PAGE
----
How are we going to achieve the UK’s ambitious target for electric vehicle (EV) chargepoints?
How many EV chargepoints does the UK need?
By 2030, National Grid’s Future Energy Scenarios predict that one in every three vehicles on the UK’s roads will be an EV, substantially more than the current proportion.
That’s why the UK government’s introduced a target of installing 300,000 EV chargepoints by 2030.
That’s a tenfold increase on the number of chargepoints available now, and five times more than the number of petrol and diesel fuel pumps currently in operation.
It’s an ambitious target, but it’s possible, providing a number of criteria are met:
Criteria 1: More investment all round
This expansion’s going to require more investment all round – from private organisations as well as public ones. The government’s already committed significant funding through the Electric Vehicle Infrastructure Strategy (EVIS).
Criteria 2: Support for local authorities
This strategy also includes a new fund to support local authorities to help to supply the chargepoints needed to deliver the transition to EVs. The government’s promising to invest £500 million to bring high quality, competitively priced chargepoints to communities across the UK.
Of this, £450 million will go to the Local Electric Vehicle Infrastructure (LEVI) fund. This is intended to provide support for projects like EV hubs and innovative on-street charging.
Criteria 3: A new approach to charging
One aspect of the EV revolution that some drivers struggle to understand is that the new chargepoint network won’t work in the same way as the petrol/diesel station network.
Equally, recharging won’t be the same as it is today, with a huge proportion of drivers with driveways and able to recharge at home. As EVs become more popular, there’ll be more owners without access to a drive or a permanent parking place where they live.
With typical charging times starting at around 30 minutes, recharging is something that can easily fit in with drivers’ everyday activities. Chargepoints at popular destinations such as supermarkets and retail complexes can help drivers get the charge they need with minimum disruption to their daily lives.
To make this possible, a substantial number of chargepoints will need to be installed. We recommend – at a minimum – one point for every ten parking spaces.
Research from Drax has found that while new developments are taking the need for such ample recharging facilities into account, older ones are less quick to retrofit.
Criteria 4: Meeting drivers’ real needs
The new charging network needs to help more drivers make the switch to EVs. Meaning more transparent and straightforward pricing, – so everyone knows what to expect when they plug in.
The government’s new EVIS highlights new requirements for operators to enable drivers to pay by contactless card and to easily locate chargepoints through open public chargepoint data.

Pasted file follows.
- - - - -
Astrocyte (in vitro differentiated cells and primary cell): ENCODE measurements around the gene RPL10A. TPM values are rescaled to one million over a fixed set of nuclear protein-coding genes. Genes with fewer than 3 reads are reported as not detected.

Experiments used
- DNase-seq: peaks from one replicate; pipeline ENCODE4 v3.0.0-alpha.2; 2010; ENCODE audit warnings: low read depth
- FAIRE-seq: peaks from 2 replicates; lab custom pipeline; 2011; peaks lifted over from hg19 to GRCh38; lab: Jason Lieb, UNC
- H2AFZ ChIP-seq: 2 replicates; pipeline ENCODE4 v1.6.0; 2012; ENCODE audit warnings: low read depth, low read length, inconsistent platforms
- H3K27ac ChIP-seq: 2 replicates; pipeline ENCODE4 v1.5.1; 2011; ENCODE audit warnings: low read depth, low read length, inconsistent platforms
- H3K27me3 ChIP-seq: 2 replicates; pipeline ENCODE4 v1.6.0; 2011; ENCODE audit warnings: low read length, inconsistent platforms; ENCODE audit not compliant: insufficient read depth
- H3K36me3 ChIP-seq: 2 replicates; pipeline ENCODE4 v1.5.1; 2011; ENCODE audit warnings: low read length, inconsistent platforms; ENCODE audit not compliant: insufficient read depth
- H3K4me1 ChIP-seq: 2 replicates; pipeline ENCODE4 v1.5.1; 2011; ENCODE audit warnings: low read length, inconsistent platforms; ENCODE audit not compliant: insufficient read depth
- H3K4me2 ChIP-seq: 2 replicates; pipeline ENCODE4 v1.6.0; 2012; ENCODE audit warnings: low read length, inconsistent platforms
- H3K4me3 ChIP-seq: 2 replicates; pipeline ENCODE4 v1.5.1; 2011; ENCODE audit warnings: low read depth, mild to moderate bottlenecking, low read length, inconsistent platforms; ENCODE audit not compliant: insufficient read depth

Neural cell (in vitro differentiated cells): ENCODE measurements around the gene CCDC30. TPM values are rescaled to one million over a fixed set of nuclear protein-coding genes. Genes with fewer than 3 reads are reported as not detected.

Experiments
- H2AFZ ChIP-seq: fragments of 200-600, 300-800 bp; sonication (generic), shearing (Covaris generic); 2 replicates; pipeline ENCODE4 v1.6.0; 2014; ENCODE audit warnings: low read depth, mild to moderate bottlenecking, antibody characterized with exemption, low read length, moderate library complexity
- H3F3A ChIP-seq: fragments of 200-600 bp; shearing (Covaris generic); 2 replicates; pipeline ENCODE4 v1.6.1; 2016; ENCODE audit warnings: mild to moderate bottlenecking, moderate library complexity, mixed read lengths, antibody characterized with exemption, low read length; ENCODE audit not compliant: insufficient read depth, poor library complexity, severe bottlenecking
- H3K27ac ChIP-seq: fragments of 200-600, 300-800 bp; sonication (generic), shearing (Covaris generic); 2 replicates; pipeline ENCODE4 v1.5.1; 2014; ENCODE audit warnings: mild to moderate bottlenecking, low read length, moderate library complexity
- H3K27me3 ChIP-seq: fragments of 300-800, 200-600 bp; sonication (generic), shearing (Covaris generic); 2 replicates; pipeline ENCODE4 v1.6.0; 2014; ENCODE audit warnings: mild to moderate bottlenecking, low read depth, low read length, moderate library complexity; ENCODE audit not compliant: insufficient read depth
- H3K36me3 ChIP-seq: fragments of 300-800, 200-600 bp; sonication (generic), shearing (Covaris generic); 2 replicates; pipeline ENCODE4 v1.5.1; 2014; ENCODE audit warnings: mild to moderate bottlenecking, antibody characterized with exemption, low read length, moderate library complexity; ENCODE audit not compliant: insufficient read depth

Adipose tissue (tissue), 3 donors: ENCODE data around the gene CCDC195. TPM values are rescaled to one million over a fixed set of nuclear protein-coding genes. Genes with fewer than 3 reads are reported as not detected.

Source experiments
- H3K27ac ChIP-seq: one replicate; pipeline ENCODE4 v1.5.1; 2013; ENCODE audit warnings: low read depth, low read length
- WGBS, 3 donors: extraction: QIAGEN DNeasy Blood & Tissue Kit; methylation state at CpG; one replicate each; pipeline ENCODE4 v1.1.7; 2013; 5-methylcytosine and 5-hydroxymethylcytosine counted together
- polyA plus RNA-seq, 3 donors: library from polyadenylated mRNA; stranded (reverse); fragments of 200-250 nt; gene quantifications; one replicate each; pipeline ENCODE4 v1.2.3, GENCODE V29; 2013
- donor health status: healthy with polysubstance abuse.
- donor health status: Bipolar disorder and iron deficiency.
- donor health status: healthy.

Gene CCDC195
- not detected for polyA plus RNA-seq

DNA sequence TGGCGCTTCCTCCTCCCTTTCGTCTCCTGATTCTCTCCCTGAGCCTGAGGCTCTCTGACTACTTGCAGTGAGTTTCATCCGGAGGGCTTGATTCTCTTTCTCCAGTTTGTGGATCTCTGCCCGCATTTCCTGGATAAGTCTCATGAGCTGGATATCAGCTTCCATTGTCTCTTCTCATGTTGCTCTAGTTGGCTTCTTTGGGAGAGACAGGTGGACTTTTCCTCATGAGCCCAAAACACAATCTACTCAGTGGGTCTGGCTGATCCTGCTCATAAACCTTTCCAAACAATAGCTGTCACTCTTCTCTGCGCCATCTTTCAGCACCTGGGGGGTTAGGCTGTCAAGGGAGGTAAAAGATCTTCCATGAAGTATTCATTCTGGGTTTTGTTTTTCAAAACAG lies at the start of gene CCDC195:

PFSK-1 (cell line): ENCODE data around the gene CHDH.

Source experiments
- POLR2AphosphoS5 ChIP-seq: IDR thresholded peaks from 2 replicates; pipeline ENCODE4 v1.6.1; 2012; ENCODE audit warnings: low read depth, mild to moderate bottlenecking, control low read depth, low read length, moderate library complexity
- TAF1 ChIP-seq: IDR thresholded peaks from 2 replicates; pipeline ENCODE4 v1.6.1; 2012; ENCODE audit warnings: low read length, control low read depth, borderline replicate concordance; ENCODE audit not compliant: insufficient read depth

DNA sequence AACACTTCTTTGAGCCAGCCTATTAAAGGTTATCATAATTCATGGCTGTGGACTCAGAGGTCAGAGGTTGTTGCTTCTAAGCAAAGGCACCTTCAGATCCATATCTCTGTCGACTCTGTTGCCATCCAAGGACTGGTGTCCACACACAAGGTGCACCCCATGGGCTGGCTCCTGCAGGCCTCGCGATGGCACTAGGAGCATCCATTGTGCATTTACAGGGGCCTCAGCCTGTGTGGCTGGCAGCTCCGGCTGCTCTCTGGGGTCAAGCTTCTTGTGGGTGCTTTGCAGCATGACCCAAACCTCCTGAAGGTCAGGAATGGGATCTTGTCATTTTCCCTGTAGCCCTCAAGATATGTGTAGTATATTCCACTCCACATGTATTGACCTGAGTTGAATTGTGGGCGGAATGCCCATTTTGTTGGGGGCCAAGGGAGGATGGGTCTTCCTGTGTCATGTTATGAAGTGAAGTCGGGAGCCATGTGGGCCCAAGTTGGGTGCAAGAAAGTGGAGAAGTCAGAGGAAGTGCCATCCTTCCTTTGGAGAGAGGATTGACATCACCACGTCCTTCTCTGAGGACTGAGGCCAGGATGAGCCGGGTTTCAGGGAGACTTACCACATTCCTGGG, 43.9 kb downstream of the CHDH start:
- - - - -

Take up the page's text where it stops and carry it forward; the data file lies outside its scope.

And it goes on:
The new network will need the right kind of charging points available in the right places. Some could be slower and still achieve a very healthy level of charge overnight, for instance. Or EVs could be recharged on work premises.
Existing Government support for chargepoint installation
There are already a number of Government schemes to help with the installation of chargepoints. These include:
- EV chargepoint grant – providing funding up to 75% towards the cost of installing EV chargepoints.
- Workplace Charging Scheme – providing up to £350 per socket (40 sockets max) off the cost of a chargepoint and installation.
Get more details about grants, subsidies and incentives available for electrifying your organisation.
Helping the new flexible grid
The EV revolution’s one of the reasons why electricity use is predicted to grow quickly in the coming years. But increased numbers of EVs can also play their part in helping support the flexible grid the UK needs.
By switching to charging at different times of day and night, EV owners help reduce demand for electricity in peak periods when needed. And in future, vehicle-to-grid charging may even enable them to supply the grid with power when demand spikes.
Powering the transition to electric vehicles
Drax are helping drive forward the EV revolution.
They’re the UK’s largest single source of renewable energy, with a power station that’s being adapted to capture 8MT of carbon dioxide a year.
This means that, as well as keeping the lights on, Drax are helping to decarbonise much more than the UK’s fleets.
From getting 100% renewable source power, to getting on the road, businesses all over the UK are using their services to achieve their sustainability goals.
Interested in installing EV charging facilities at your workplace? Find out more.